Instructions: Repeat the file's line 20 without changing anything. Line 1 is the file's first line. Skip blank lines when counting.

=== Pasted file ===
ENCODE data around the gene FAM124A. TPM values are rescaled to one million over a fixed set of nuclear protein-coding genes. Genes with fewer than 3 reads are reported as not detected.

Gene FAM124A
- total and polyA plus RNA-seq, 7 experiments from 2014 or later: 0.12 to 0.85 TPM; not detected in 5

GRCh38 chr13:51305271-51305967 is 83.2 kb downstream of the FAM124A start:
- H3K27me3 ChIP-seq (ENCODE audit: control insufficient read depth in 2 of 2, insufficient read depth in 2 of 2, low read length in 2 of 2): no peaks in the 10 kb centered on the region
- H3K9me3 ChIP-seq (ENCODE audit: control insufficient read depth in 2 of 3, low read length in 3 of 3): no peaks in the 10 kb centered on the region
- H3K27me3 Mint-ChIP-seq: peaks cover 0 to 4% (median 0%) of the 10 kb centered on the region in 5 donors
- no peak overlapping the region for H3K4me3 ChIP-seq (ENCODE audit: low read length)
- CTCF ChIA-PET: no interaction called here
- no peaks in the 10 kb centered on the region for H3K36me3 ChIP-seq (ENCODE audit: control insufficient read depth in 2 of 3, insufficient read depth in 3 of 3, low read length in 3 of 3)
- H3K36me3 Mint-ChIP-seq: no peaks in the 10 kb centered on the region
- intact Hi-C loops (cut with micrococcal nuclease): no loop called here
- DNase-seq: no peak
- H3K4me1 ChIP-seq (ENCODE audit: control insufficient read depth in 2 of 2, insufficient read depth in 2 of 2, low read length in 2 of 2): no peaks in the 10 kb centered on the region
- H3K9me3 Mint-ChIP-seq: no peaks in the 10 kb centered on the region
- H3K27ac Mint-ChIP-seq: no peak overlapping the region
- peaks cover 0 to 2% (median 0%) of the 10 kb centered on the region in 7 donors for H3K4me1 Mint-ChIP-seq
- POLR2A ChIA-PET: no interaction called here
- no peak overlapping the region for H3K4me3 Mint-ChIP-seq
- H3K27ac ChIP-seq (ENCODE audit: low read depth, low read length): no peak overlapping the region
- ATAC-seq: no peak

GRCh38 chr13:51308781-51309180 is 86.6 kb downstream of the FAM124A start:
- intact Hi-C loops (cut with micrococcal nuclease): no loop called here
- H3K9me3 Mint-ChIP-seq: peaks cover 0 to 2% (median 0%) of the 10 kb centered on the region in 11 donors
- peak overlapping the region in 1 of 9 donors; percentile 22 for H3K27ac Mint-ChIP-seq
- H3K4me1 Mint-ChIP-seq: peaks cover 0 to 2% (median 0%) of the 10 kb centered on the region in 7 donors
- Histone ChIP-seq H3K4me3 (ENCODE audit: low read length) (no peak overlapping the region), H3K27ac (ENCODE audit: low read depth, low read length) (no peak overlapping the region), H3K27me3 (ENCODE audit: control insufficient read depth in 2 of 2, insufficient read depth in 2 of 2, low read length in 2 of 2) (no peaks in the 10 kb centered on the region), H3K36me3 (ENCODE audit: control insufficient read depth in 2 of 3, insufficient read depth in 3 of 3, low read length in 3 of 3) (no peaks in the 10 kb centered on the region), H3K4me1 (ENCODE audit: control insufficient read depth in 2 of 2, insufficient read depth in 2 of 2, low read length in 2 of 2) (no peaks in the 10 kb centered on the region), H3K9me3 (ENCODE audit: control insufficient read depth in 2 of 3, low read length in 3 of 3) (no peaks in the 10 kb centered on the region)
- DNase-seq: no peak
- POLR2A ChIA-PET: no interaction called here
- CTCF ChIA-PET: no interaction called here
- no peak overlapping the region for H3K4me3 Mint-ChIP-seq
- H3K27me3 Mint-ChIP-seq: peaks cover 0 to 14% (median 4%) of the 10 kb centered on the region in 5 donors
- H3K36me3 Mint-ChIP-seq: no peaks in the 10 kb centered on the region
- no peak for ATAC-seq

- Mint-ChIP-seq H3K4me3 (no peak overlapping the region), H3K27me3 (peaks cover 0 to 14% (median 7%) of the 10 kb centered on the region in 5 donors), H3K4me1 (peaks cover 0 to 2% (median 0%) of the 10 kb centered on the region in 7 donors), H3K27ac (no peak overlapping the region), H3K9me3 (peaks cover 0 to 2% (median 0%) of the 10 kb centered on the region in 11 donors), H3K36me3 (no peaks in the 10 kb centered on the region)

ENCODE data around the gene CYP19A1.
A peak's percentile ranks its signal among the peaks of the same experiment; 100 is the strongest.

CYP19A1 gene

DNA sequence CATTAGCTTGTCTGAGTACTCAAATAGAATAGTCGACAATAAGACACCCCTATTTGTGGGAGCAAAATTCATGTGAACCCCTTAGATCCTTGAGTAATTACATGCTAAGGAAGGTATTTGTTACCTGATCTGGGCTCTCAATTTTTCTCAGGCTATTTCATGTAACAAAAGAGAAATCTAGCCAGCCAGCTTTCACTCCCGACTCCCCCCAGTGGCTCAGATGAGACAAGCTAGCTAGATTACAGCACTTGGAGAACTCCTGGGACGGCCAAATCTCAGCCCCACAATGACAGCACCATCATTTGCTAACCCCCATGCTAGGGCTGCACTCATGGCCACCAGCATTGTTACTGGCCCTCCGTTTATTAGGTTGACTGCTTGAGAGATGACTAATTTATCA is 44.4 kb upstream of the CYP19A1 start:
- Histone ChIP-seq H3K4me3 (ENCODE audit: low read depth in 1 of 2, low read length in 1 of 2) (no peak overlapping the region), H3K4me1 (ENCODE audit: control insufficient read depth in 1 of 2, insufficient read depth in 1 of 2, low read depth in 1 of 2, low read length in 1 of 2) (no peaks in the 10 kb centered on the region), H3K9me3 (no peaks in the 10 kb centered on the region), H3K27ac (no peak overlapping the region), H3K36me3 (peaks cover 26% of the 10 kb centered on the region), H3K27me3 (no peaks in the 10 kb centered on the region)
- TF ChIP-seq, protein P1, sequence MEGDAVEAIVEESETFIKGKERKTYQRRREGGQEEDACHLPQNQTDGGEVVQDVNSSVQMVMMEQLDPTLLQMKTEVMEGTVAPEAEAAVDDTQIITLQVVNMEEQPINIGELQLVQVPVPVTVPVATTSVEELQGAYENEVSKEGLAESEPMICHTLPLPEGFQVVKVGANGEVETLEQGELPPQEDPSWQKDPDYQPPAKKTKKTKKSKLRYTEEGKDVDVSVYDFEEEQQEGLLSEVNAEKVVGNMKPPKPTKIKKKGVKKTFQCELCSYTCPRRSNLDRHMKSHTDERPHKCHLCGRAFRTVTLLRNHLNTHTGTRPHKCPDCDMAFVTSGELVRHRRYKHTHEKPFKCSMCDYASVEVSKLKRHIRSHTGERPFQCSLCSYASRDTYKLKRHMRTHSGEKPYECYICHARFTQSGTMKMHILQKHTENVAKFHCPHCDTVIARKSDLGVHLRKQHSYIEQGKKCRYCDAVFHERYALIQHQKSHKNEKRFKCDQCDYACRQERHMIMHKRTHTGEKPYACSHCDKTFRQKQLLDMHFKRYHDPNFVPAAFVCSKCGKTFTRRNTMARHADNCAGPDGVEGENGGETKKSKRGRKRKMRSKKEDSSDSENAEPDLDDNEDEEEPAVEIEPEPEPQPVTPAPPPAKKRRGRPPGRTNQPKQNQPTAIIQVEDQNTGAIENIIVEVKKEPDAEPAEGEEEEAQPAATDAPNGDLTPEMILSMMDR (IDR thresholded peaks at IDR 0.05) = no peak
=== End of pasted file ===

- H3K27ac ChIP-seq (ENCODE audit: low read depth, low read length): no peak overlapping the region